In support of Australia's non-proliferation goals and interests as a major uranium exporter, we have followed closely the development of new international initiatives that seek to limit the spread of proliferation-sensitive nuclear technologies and ensure that enrichment and reprocessing activities are strictly for peaceful purposes. Current proposals in this area include a multilateral mechanism for guaranteeing reliable access to nuclear fuel, the Global Nuclear Energy Partnership proposed by the United States, and Russia's proposal to establish international centres to provide nuclear fuel cycle services.

Strategic policy and coordination

Australia's alliance with the United States remains crucial to Australia's security and plays a significant role in the maintenance of strategic stability in the Asia–Pacific region. In a range of high-level and officials dialogues, we used our strong ties with the US administration to ensure the alliance responded effectively to contemporary security challenges, including international terrorism and the proliferation of WMD and missile technology.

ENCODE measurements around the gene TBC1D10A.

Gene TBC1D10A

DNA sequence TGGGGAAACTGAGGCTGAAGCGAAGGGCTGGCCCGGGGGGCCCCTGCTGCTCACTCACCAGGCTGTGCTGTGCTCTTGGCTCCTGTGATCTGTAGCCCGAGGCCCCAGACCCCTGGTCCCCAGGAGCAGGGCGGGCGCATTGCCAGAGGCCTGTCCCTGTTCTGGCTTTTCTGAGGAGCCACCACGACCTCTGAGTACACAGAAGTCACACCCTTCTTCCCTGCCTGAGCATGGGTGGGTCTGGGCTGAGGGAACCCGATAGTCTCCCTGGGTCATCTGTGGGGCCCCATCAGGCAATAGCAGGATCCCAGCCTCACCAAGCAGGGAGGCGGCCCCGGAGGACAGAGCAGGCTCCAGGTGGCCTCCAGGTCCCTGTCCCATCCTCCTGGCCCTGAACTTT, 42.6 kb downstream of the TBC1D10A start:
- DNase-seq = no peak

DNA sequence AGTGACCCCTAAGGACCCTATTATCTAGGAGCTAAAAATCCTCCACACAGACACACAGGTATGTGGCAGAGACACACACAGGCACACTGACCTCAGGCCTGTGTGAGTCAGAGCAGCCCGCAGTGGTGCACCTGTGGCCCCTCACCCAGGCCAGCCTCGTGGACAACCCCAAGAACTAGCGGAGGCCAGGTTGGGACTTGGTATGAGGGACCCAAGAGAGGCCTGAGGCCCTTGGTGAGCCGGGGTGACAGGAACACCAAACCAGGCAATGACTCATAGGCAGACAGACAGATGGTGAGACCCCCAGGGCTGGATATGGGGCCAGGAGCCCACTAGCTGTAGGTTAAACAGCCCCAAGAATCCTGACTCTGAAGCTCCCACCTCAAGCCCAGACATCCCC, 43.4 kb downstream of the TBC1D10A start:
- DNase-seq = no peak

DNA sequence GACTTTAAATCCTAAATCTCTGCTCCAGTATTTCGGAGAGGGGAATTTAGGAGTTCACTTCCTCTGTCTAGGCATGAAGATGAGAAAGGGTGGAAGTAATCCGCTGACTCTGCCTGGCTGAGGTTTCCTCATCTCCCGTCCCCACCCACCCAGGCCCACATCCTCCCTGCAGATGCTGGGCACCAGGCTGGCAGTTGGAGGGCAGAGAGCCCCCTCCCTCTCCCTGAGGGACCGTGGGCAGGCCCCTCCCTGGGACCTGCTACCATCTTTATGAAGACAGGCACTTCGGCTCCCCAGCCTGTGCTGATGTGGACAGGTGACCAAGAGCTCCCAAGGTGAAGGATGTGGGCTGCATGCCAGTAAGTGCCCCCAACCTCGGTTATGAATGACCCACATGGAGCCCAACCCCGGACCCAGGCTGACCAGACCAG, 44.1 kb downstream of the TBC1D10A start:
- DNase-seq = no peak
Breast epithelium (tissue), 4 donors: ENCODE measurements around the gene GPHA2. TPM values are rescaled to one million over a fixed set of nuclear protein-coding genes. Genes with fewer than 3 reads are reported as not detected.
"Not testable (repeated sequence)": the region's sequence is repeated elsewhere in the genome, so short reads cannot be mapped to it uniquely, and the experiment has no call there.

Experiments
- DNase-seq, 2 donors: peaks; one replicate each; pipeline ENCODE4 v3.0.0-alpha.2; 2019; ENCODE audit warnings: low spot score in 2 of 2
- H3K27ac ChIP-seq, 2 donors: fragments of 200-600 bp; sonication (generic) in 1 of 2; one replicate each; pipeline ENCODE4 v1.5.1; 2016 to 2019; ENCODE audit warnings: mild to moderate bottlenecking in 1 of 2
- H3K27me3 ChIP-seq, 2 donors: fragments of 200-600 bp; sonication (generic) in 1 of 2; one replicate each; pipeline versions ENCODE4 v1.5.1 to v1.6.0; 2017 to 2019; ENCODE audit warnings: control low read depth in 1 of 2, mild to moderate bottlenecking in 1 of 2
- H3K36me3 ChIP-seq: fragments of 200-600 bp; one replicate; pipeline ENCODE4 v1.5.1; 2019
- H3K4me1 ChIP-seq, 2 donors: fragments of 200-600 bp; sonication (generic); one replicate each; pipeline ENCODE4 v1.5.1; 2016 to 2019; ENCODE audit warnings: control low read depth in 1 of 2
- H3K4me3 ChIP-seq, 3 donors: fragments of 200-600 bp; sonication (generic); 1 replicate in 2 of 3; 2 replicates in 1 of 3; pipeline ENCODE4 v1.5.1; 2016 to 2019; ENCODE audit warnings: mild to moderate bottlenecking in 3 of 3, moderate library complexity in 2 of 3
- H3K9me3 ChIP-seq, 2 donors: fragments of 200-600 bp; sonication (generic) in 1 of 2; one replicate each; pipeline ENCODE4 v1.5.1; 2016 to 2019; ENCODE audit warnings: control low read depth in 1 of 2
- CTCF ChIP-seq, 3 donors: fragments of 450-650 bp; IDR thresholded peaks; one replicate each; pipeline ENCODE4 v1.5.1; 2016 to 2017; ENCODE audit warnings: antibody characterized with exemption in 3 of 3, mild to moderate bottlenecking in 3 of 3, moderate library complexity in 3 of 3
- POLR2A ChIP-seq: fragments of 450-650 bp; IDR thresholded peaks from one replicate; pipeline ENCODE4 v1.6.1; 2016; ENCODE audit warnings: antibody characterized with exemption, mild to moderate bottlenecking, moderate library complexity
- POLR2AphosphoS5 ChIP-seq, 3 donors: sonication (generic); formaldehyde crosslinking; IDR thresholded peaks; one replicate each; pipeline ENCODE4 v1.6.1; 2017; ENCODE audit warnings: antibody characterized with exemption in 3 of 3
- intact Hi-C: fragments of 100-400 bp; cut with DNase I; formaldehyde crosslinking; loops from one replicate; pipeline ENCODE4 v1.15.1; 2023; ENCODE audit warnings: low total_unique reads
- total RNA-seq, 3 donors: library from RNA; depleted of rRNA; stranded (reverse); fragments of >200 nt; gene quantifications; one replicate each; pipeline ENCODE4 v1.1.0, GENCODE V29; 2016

We worked closely with the Department of Defence on a range of issues concerning the alliance. We contributed to the negotiation of the bilateral memorandum of understanding on the Joint Combined Training Centre. The MOU, which was adopted at the Australia–US ministerial meeting (AUSMIN) in Adelaide in November 2005, will enhance military interoperability. We helped negotiate an annex on research, development, test and evaluation to the bilateral memorandum of understanding on Ballistic Missile Defence, which ministers signed at the 2005 AUSMIN. We continued working for improved Australian access to US information and military technology.